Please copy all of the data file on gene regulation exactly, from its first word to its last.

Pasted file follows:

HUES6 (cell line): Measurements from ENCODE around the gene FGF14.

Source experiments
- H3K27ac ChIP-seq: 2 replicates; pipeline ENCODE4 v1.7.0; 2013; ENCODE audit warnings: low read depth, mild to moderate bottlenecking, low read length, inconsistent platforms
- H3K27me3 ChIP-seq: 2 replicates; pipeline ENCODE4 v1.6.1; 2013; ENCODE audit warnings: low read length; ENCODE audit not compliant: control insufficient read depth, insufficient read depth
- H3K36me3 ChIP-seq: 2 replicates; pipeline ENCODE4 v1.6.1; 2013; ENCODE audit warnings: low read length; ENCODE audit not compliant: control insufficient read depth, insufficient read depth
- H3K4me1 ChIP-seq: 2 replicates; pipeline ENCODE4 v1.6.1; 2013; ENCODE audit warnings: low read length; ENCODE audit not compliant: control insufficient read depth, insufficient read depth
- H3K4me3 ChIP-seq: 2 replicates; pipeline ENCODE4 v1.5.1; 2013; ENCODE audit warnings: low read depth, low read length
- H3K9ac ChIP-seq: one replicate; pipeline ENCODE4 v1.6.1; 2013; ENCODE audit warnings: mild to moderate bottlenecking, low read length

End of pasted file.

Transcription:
HUES6 (cell line): Measurements from ENCODE around the gene FGF14.

Source experiments
- H3K27ac ChIP-seq: 2 replicates; pipeline ENCODE4 v1.7.0; 2013; ENCODE audit warnings: low read depth, mild to moderate bottlenecking, low read length, inconsistent platforms
- H3K27me3 ChIP-seq: 2 replicates; pipeline ENCODE4 v1.6.1; 2013; ENCODE audit warnings: low read length; ENCODE audit not compliant: control insufficient read depth, insufficient read depth
- H3K36me3 ChIP-seq: 2 replicates; pipeline ENCODE4 v1.6.1; 2013; ENCODE audit warnings: low read length; ENCODE audit not compliant: control insufficient read depth, insufficient read depth
- H3K4me1 ChIP-seq: 2 replicates; pipeline ENCODE4 v1.6.1; 2013; ENCODE audit warnings: low read length; ENCODE audit not compliant: control insufficient read depth, insufficient read depth
- H3K4me3 ChIP-seq: 2 replicates; pipeline ENCODE4 v1.5.1; 2013; ENCODE audit warnings: low read depth, low read length
- H3K9ac ChIP-seq: one replicate; pipeline ENCODE4 v1.6.1; 2013; ENCODE audit warnings: mild to moderate bottlenecking, low read length